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Mock On
Mock on, Voltaire, Rousseau, and Everybody
Except the Guy Who Won My Conference Last Year


The existence of William Blake's poem, "Mock on, Mock on, Voltaire, Rousseau," written sometime between 1780 and 1810, proves beyond the shadow of a doubt that fantasy football was a popular component of highbrow European culture as early as the 18th century. This is puzzling, as sports historians would point out that football had not even been invented. Nevertheless, intellectual luminaries such as Voltaire and Rousseau were clearly so committed to winning their fantasy football leagues that they participated in mock drafts with William Blake. No league records survive, but I bet Blake trounced them. After all, they were French.

Despite the apparent popularity of mock drafts with our friends "across the pond" for several centuries, however, I confess that I did not discover mock drafts for fantasy football until I read Chris Frick's "Stuck in the Mock" on FF Today.

Mr. Frick, you are an informative and engaging writer, and I HATE YOU.

Mock drafts are the absolute last thing I needed to find out about. As a person who 1) simply can't wait for the NFL to get underway, 2) always makes a dud pick in the early rounds, and 3) has an extremely reduced work schedule in the summer--as a person who meets all three of these criteria, I was bound to become mired in the Bermuda Triangle of mock drafting as soon as I learned about it from Mr. Frick.

But now that I have discovered the great desolator-of-time that is mocking, I am going to expand on the observations in "Stuck in the Mock" in order to make it as easy as possible for the rest of you clowns to become as addicted as I am. Then maybe I won't feel so guilty.

It's best to begin with a definition, so here goes:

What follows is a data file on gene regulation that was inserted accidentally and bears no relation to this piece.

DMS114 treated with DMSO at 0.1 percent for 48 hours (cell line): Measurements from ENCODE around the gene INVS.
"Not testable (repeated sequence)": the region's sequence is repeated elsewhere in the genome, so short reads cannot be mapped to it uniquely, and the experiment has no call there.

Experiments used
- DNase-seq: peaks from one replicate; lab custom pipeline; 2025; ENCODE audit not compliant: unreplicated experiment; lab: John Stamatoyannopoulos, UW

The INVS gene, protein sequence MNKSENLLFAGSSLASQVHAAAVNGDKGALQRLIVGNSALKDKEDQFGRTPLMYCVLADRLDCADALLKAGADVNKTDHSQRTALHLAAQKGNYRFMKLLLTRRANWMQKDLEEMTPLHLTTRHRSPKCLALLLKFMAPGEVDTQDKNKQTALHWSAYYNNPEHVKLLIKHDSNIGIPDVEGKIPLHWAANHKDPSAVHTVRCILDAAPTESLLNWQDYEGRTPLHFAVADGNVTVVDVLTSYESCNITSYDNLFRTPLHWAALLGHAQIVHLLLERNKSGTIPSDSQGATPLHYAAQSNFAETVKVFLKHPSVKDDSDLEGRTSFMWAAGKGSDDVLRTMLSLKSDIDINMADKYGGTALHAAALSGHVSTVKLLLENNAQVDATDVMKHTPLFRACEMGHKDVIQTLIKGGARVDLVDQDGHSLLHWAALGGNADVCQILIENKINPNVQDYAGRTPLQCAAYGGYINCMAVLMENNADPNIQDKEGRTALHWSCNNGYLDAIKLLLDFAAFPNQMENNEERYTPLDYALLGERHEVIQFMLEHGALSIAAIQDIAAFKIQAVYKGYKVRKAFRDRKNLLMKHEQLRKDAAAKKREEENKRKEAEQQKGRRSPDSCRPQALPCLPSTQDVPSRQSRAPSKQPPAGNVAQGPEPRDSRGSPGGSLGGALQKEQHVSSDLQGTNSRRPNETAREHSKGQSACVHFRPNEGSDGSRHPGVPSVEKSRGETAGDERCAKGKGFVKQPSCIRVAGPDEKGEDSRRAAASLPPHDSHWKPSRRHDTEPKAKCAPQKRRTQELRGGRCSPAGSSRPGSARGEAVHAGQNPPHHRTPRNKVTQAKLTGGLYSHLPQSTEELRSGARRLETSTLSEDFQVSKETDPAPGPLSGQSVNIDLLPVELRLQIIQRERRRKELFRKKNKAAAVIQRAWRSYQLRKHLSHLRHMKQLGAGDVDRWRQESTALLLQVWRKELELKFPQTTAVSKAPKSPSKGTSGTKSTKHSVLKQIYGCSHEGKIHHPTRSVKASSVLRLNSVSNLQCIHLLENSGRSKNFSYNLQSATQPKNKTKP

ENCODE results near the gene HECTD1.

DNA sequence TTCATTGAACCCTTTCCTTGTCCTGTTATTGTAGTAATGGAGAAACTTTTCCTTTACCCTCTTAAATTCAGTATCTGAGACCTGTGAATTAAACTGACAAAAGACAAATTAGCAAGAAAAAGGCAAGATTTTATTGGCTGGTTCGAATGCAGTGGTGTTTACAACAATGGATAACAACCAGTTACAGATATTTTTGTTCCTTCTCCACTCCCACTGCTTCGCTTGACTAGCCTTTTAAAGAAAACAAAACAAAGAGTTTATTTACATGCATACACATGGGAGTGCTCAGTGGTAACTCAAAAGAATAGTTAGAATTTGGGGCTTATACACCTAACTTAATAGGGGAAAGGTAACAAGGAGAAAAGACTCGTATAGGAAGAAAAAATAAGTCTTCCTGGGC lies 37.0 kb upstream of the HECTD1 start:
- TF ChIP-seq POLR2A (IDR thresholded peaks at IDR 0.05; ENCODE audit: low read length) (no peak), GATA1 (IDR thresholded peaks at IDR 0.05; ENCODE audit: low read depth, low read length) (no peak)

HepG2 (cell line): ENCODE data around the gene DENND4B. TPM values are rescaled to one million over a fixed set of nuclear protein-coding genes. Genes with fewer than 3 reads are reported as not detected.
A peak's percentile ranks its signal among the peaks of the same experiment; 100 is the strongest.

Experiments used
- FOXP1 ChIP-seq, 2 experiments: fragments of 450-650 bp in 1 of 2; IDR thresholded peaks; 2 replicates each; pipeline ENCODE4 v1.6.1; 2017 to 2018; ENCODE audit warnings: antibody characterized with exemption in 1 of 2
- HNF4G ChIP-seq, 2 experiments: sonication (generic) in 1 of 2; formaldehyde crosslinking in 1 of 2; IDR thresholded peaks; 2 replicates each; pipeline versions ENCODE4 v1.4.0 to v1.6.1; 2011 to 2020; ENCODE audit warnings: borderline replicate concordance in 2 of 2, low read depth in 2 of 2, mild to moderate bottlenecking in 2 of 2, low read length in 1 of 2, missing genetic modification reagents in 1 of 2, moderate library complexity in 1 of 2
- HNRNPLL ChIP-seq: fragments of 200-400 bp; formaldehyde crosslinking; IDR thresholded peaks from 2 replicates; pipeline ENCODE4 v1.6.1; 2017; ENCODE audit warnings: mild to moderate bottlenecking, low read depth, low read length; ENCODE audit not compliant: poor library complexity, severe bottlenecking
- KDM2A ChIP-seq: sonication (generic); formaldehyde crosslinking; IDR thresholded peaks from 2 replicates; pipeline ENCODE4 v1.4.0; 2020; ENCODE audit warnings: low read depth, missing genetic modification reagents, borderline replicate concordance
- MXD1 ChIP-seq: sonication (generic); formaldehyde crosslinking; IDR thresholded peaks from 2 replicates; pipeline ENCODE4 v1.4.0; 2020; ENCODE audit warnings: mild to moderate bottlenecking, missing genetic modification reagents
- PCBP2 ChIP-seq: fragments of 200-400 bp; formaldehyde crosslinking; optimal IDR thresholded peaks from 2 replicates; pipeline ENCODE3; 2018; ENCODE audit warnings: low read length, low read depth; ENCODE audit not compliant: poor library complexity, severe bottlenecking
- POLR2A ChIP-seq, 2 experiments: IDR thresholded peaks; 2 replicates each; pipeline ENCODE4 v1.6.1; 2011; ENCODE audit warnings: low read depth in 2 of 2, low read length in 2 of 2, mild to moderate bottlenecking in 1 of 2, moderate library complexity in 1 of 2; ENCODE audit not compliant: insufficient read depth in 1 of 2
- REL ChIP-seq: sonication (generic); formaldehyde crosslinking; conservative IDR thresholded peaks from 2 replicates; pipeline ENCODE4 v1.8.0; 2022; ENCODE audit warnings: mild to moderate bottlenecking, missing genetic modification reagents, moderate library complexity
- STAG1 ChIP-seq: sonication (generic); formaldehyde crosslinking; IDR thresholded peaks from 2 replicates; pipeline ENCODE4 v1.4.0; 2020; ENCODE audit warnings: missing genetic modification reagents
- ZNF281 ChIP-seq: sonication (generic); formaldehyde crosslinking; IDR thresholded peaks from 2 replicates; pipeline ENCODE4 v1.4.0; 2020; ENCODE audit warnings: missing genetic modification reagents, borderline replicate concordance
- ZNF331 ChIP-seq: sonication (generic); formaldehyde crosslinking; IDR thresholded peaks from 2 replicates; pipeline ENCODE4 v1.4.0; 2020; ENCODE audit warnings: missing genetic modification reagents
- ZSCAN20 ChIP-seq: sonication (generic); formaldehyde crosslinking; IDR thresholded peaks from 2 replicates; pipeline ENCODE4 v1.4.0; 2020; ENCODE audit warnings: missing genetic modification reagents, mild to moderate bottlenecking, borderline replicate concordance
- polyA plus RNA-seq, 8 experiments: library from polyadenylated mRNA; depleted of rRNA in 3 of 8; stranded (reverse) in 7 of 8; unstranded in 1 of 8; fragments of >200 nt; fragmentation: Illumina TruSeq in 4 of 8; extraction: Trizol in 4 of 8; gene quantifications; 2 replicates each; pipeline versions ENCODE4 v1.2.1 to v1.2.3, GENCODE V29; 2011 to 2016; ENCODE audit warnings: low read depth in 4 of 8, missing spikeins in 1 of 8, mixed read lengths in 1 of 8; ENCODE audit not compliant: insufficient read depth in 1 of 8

mock draft, noun 1. a process whereby fantasy football participants take turns selecting NFL players in order to construct imaginary teams that will never ever play against one another, neither in the real world nor even in fantasy leagues. 2. a complete waste of time.

If you think fantasy football is removed from reality, then you better be prepared for a whole 'nother step back from the concrete world when it comes to mock drafting. A mock draft isn't a way of building a fantasy football roster; it's a way of finding out whether Daunte Culpepper will be available to you in Round 2 if you take Curtis Martin in Round 1. Once you've finished with a mock draft, you don't have to wait for the NFL season to begin to see how you did. You simply look back over your choices and try to decide whether you could have waited until the 7th round to pick up Johnnie Morton as your #3 wide-out.

It seems like an excellent exercise, but there are some pretty serious limitations to this kind of experimentation.

In the first place, the mock draft craze is already in a frenzy, even though the football season is a month away. I saw William Green (Cleveland's rookie RB) taken in the 4th round before he had even signed his contract. I suppose it's pretty safe to expect rookies to get their deals done sooner or later, but what about high-profile contract disputes such as the one involving Jimmy Smith? Remember when everyone felt sure that Emmitt Smith would get his contract ironed out before the season began, but he didn't start playing until the Cowboys' third game? And what about unsigned free agents? On one very popular site, the draft chart indicates that Ricky Watters went as early as the 5th round in one draft. By the time the season starts, he may be worth that kind of pick, but it only takes one guy who thinks he has some inside information on Watters or Green (or Clinton Portis or Kevan Barlow) to make your mock draft look absolutely nothing like your own draft will look in late August or early September.